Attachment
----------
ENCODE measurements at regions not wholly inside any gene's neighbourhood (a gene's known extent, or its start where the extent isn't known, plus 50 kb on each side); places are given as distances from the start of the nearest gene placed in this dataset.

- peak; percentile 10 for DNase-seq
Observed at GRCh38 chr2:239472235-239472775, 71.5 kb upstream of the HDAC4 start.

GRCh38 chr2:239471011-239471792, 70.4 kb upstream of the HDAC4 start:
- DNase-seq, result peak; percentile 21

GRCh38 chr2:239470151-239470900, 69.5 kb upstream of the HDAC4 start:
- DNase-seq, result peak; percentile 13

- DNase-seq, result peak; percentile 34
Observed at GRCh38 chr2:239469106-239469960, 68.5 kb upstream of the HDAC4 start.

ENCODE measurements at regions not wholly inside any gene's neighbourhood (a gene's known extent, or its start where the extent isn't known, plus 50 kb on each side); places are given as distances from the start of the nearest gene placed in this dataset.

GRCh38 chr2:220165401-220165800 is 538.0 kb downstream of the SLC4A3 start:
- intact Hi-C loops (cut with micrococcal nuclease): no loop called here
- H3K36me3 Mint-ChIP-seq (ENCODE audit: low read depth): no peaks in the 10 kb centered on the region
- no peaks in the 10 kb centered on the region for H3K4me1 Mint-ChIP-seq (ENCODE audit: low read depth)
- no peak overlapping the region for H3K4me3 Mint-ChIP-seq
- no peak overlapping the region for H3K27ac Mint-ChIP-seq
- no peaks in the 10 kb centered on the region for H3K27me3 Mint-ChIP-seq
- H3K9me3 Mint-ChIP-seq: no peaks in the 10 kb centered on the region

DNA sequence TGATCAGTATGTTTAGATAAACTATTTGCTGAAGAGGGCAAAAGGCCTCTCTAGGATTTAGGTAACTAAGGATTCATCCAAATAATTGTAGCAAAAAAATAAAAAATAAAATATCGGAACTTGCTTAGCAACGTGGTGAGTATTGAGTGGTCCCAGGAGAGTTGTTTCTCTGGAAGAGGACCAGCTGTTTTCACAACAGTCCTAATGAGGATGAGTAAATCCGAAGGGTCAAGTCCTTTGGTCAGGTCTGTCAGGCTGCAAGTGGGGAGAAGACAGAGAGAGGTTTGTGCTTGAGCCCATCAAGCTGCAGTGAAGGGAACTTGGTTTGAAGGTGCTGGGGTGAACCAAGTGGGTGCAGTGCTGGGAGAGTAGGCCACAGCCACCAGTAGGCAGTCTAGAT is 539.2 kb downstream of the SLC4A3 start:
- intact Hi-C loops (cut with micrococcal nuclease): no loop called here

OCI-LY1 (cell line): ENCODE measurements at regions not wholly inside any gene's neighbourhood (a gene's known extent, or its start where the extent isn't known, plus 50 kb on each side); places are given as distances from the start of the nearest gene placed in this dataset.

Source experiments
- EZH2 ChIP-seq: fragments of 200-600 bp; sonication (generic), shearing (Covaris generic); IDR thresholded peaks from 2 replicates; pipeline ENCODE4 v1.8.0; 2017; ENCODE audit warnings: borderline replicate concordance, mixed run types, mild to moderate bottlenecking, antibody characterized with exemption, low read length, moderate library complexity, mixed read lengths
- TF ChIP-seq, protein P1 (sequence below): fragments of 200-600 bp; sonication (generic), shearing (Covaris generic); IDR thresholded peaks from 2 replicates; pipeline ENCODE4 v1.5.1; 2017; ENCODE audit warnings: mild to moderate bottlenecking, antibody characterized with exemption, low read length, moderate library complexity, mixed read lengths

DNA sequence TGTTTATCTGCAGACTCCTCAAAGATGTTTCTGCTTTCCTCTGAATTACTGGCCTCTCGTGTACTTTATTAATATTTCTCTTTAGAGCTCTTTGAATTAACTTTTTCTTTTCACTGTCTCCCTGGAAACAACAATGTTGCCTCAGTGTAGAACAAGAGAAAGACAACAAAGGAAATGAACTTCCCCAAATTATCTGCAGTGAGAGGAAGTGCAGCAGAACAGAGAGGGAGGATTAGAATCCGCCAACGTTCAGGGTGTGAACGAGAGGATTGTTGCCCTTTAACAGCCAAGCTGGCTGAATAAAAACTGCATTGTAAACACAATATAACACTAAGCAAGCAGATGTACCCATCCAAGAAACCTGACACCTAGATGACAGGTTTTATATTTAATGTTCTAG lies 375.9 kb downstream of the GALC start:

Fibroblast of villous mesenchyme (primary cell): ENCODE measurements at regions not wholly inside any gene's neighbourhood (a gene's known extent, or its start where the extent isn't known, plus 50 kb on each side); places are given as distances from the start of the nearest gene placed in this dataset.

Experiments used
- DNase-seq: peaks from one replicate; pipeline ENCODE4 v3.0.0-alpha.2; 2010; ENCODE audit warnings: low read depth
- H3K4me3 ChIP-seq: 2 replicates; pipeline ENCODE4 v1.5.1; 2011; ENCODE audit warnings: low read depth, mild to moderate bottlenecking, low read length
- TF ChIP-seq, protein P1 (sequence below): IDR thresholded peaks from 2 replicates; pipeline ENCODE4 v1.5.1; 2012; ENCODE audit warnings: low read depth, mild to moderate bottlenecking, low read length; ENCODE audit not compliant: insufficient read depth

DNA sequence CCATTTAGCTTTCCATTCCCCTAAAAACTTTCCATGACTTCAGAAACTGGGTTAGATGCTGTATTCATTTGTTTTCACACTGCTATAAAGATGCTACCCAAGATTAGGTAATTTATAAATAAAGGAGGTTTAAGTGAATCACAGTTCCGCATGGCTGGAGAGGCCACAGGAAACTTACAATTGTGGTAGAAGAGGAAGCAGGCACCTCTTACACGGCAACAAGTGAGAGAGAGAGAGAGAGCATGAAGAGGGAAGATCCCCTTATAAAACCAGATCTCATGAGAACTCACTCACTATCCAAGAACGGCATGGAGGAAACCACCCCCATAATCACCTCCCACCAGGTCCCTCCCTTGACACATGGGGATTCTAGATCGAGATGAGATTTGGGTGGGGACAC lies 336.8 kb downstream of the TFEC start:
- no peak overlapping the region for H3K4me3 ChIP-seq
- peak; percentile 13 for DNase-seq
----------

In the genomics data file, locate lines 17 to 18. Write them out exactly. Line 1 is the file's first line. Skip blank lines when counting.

- no peaks in the 10 kb centered on the region for H3K27me3 Mint-ChIP-seq
- H3K9me3 Mint-ChIP-seq: no peaks in the 10 kb centered on the region